RA Collection acquires first film work
By Amy Macpherson
Published 2 July 2014
The film 'Love has no reason' by RA Schools graduate Julie Born Schwartz has been added to the Royal Academy's historic Collection.
Initiated by the late Maurice Cockrill RA (Keeper of the RA from 2004-2011), the Keeper’s Purchase Prize was established in 2006 as part of a wider programme to document the personal experience of each new generation of students in the RA Schools and to lay the foundations for the first permanent collection of students’ work within the Academy.
This year's selection was made on the first day of the exhibition by Nick Savage, Director of Collections, and Keeper Eileen Cooper RA.
"When we began the selection process this year, we more or less took it for granted that we would probably choose a painting, not least because of the great range and strength of work in this medium that was particularly evident," Nick Savage explains.
"But then quite unexpectedly, something happened as we sat down in darkness to watch the 60 second countdown to Love has no reason, and gradually surrendered all our senses to the pull of its visual and acoustic magic.
"I shall never forget watching this 18-minute film for the first time and the associations it conjured up for me, particularly Jean Cocteau’s version of the fairy tale of Beauty and the Beast – not through any literal reference, but by weaving the same spellbinding enchantment that that great film still exercises in my memory, by creating the same uncanny sense of the inevitability of what we are seeing and are about to see.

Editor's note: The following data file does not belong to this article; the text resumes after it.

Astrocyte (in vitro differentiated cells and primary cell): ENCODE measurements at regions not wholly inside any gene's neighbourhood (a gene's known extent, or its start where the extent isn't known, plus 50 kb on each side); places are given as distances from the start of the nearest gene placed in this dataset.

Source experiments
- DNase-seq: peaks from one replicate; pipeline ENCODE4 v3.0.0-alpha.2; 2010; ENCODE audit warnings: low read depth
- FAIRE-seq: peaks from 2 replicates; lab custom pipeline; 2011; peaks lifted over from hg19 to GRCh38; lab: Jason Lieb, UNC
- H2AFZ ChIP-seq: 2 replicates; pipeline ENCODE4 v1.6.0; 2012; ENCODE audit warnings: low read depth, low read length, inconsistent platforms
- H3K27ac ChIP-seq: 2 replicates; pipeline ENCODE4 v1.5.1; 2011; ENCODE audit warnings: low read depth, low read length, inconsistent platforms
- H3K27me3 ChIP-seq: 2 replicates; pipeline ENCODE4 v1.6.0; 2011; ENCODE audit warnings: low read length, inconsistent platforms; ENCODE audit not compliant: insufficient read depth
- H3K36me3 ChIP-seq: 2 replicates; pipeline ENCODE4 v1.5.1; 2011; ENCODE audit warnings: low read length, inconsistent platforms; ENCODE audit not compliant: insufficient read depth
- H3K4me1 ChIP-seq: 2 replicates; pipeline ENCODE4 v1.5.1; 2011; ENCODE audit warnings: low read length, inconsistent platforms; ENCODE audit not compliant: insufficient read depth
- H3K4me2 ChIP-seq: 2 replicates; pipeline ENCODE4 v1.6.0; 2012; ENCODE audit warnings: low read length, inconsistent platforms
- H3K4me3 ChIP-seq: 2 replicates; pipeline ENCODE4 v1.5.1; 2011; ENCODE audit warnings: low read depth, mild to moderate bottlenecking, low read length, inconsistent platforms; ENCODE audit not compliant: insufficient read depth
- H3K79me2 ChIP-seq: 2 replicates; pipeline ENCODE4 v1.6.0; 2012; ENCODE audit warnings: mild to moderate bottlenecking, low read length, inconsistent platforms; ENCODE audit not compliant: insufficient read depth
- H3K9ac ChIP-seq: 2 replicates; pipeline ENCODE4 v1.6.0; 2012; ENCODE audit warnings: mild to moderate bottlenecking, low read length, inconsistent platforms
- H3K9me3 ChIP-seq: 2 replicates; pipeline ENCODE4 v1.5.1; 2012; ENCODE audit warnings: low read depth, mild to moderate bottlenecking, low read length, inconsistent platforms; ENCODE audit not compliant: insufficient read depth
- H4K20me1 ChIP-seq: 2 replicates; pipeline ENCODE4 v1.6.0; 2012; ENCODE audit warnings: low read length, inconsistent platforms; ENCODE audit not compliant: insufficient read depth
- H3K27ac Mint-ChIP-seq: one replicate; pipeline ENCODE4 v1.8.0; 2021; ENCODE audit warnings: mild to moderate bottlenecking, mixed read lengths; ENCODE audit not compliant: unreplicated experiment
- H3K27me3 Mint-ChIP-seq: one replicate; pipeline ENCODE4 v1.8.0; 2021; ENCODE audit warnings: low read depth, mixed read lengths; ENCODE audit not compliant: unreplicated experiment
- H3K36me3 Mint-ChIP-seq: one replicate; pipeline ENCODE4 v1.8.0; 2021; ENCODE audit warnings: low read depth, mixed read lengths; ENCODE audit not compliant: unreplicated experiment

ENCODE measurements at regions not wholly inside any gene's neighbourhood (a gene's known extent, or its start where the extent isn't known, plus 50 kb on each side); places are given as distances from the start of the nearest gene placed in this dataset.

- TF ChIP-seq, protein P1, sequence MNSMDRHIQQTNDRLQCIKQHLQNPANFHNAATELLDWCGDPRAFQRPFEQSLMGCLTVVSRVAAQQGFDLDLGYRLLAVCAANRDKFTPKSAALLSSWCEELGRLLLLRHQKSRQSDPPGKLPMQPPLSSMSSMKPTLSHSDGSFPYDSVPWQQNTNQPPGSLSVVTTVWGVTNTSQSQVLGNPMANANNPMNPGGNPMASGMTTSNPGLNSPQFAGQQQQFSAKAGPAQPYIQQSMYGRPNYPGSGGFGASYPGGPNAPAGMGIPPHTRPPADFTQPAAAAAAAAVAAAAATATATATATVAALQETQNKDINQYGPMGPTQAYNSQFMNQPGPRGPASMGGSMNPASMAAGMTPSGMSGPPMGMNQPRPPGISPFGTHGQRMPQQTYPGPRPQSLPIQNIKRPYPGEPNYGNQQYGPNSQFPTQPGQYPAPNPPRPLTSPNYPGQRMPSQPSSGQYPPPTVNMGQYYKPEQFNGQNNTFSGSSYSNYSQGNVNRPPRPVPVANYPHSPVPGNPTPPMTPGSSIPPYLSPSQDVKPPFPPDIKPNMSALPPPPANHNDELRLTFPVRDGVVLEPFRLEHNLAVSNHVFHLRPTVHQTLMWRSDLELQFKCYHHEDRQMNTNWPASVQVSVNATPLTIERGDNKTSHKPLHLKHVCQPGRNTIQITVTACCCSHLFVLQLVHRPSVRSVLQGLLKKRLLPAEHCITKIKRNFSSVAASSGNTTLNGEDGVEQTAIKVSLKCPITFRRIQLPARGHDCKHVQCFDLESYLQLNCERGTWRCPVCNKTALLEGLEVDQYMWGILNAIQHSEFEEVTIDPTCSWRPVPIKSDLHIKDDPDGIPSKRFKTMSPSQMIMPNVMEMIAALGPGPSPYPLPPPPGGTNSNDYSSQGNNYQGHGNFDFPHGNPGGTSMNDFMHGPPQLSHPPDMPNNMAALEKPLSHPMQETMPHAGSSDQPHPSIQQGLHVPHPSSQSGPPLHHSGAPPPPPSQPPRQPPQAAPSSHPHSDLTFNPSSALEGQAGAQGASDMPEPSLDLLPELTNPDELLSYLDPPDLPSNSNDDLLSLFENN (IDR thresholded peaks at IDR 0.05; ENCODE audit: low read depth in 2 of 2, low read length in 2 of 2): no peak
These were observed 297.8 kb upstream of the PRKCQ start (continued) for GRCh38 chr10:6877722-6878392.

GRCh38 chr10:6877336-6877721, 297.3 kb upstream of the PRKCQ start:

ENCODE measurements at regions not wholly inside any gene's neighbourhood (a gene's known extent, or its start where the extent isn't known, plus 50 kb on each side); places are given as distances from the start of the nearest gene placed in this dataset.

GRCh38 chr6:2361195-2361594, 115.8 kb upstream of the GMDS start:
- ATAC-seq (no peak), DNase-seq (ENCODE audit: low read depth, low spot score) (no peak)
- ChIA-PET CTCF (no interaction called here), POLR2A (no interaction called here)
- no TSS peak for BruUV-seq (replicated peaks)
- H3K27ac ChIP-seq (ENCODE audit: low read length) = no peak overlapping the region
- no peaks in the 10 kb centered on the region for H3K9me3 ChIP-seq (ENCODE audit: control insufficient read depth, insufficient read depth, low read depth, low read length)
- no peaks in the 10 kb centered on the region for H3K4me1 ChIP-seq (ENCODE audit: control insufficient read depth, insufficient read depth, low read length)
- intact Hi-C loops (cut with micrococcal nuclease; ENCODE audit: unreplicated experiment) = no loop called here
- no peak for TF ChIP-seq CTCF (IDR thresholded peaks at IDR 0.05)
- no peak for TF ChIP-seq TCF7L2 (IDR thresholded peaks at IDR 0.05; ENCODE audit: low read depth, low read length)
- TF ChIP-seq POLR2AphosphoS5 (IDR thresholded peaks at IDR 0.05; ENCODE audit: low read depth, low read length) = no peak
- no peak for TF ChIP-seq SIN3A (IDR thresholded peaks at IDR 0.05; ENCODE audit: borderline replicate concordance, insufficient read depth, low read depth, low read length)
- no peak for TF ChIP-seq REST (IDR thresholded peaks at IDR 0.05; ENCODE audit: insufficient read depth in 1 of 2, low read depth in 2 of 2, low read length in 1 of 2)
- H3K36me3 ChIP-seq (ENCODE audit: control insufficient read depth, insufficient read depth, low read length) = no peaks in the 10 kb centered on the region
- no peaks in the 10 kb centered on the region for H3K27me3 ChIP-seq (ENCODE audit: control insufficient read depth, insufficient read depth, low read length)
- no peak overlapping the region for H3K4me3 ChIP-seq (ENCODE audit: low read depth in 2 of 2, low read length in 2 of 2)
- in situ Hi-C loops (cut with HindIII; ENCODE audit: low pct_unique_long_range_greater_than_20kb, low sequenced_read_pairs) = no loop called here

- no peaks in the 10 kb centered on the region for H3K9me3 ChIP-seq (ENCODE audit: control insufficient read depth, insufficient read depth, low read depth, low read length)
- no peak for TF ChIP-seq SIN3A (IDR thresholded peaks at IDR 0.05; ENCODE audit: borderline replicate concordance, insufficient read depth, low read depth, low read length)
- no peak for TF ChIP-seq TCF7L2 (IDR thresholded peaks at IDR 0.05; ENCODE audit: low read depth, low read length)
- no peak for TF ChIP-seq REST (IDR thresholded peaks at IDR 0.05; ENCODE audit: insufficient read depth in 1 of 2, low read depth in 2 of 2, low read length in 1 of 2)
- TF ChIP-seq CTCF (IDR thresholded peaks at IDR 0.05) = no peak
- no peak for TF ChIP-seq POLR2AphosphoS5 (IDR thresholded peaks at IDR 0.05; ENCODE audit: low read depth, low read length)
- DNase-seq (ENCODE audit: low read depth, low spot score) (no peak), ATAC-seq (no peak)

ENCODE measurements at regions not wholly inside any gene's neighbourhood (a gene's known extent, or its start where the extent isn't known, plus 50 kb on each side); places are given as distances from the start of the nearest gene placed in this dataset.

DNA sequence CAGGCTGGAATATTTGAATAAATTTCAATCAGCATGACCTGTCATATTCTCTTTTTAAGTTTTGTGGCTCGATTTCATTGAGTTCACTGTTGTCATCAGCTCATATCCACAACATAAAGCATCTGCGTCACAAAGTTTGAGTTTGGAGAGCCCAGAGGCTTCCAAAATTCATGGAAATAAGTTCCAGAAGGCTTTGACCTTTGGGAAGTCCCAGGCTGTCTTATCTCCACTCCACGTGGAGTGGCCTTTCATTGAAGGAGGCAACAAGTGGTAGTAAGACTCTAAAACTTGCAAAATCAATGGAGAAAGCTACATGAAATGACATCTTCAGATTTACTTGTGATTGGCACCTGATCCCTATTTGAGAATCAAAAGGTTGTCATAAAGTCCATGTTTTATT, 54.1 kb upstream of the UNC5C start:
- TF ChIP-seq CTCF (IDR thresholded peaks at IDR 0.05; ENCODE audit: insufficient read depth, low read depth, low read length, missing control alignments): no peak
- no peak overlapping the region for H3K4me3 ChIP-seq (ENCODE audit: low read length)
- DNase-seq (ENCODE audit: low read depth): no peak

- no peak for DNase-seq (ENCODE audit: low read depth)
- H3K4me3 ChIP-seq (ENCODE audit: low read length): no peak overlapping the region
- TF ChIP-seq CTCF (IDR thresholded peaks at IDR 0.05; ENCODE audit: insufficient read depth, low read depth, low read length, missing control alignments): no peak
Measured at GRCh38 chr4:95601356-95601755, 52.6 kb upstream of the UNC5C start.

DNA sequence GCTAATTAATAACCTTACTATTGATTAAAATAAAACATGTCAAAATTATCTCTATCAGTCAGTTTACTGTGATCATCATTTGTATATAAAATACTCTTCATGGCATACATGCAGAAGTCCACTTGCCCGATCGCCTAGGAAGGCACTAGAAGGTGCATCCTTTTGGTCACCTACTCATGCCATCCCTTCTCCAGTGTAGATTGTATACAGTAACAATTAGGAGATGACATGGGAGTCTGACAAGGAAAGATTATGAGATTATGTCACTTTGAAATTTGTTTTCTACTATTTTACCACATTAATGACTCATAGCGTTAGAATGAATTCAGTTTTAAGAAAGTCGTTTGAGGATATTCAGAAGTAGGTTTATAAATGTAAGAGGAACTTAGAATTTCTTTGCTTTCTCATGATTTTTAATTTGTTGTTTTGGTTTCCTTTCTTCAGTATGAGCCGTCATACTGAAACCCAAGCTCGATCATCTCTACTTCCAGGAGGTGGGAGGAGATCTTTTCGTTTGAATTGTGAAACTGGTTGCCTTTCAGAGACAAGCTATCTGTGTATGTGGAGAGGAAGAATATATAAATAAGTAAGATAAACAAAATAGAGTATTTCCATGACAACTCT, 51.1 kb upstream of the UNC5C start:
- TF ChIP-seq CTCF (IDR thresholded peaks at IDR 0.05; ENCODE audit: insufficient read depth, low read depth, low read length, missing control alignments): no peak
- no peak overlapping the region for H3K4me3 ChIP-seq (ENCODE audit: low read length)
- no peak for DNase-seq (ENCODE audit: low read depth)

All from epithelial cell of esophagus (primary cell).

"I cannot claim I saw the remainder of the exhibition with the same eyes."
Love has no reason is the very first film work in the RA Collection. It joins historic works by John Constable, JMW Turner and William Blake and more recent Diploma Works (given by artists when they are appointed Royal Academicians) by artists such as Tracey Emin, Cornelia Parker and David Hockney.
Eileen Cooper RA describes the HD film as "remarkable - it's quite beautiful, and uses documentary and narrative in a poetic and imaginative way. It's a real feast."
To learn about the making of the film, watch our video interview (above) with Julie Born Schwartz which was recorded as she prepared for this year's exhibition.